Large parts of Australia are solar-climatic in the area known as the tropics and subtropics. The boundary between them passes near the southern tropic. Here, the dominant influence of the high-pressure belt of the southern hemisphere characterises the climate of large parts of the continent. The combination of windward-leeward effects and high altitude creates such a wide range of climatic conditions between dry and frequently humid tropics and between dry and moist subtropic summer and winter. In the area of Tasmania, Australia extends to the south right up into the southern mid latitude, as does New Zealand. With a few exceptions, the Pacific islands lie in the tropics.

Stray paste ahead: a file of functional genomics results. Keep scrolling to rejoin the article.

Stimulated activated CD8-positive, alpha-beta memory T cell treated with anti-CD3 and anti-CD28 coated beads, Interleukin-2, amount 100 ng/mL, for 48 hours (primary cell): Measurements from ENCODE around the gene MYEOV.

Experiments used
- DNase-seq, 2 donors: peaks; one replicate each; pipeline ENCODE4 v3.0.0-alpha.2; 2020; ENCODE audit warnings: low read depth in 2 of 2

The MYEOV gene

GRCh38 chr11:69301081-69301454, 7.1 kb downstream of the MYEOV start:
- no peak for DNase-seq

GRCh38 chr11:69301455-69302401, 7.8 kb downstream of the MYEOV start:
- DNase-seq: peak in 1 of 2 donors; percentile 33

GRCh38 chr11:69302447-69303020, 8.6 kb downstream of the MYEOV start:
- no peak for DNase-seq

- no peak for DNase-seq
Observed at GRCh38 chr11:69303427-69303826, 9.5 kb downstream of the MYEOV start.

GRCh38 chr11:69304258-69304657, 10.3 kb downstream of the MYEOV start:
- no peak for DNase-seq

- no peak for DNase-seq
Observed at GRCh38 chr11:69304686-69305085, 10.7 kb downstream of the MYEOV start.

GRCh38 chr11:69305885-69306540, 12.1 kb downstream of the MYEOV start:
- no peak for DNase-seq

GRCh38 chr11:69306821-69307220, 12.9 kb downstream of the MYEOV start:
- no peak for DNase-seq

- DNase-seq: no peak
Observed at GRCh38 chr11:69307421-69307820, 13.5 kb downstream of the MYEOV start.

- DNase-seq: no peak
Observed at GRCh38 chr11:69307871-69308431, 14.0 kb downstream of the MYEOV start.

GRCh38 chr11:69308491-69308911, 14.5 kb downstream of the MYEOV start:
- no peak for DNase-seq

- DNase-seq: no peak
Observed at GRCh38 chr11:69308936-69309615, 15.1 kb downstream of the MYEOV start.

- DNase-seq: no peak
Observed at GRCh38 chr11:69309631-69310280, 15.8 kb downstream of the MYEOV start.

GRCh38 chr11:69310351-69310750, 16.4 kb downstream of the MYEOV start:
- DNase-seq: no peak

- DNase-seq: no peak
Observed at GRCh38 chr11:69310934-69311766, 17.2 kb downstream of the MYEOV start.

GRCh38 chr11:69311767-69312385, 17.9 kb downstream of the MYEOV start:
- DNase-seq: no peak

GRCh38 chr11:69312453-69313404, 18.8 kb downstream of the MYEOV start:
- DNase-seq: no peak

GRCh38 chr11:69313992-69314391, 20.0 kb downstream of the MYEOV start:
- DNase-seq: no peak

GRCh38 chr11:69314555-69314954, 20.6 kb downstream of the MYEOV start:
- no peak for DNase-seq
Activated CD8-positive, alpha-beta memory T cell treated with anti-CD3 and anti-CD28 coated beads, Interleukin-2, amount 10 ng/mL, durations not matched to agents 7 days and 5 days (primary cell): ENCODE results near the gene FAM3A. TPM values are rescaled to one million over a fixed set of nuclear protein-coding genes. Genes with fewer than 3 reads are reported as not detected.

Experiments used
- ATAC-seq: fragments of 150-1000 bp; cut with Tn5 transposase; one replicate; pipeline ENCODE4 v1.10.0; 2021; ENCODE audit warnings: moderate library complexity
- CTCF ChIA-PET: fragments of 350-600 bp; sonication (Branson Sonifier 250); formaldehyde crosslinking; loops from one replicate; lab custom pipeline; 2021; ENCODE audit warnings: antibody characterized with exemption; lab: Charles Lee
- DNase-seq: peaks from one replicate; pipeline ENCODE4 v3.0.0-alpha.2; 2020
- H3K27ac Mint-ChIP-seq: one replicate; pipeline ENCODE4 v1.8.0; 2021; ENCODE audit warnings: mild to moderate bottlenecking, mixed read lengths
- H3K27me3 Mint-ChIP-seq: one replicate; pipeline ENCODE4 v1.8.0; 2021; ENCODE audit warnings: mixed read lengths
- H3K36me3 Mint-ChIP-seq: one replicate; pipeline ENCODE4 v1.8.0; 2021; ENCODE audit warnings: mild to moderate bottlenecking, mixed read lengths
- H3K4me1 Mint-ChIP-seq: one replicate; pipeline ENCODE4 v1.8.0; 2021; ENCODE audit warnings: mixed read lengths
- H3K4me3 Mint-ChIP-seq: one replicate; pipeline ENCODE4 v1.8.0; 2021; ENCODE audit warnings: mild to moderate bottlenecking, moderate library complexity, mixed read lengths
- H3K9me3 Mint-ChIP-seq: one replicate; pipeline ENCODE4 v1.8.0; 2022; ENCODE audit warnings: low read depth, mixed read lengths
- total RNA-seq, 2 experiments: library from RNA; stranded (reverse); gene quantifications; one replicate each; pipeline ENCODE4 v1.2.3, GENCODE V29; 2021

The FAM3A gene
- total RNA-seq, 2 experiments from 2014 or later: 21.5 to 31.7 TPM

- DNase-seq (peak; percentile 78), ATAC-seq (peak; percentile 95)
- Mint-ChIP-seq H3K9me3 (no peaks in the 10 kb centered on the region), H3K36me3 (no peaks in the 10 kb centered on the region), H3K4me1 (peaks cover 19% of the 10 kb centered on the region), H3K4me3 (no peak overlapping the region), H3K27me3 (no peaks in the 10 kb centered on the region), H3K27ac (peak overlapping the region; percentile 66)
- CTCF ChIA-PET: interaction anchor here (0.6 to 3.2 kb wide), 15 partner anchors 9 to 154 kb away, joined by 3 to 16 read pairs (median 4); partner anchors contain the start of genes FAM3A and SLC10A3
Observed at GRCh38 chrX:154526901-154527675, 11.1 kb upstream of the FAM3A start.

Annual precipitation While Indonesia has, in part, annual precipitation of over 3,000 mm in a long-term average, rainfall in Australia is largely much lower. The highest values found are along the eastern, northern and southern reaches of the continent. On average, 500 to 1,000 millimetres fall. Even the barrier of the Australian highlands has over 2,000 millimetres of annual precipitation. However, in interior and western Australia, values sometimes reach less than 250 millimetres and therefore are characterised by a pronounced drought. New Zealand and the Pacific Islands are familiarised with dominant wind directions (Passat or westerlies) windward-leeward effects are particularly noticeable in mountains that aren"t noticeable on the map because of the significant scale. A. Siegmund; Ü: Colette Fleming